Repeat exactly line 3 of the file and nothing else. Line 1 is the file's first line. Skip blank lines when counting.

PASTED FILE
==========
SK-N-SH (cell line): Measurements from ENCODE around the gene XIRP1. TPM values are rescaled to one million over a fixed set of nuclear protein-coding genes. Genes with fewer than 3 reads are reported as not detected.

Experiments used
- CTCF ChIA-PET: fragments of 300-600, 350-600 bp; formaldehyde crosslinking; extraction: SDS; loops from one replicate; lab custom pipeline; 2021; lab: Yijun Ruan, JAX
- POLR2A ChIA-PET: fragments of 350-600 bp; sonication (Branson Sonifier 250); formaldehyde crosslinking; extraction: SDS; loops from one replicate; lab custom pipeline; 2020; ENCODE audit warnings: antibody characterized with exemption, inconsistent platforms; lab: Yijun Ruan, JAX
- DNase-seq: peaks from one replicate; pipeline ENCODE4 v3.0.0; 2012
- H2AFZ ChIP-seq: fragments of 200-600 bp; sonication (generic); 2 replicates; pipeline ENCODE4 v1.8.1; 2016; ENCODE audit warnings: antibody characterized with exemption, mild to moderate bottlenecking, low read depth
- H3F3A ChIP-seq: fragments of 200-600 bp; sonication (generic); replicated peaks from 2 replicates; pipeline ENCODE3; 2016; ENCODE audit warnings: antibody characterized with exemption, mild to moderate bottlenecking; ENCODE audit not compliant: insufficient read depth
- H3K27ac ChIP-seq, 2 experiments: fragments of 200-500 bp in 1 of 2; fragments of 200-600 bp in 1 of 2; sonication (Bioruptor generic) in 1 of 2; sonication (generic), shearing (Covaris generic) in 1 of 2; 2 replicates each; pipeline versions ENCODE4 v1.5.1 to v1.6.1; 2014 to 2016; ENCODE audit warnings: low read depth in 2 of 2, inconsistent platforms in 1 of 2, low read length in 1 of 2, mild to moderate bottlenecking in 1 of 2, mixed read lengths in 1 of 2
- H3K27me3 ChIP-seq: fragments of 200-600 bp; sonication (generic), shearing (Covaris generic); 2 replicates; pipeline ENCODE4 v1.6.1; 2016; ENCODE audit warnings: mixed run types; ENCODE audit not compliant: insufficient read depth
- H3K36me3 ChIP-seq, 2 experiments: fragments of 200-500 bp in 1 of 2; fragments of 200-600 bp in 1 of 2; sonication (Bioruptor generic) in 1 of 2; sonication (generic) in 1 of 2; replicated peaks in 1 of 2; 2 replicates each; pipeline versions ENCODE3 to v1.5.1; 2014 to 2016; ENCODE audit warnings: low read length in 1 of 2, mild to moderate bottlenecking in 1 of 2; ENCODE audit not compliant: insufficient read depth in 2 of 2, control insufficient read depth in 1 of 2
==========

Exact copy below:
- CTCF ChIA-PET: fragments of 300-600, 350-600 bp; formaldehyde crosslinking; extraction: SDS; loops from one replicate; lab custom pipeline; 2021; lab: Yijun Ruan, JAX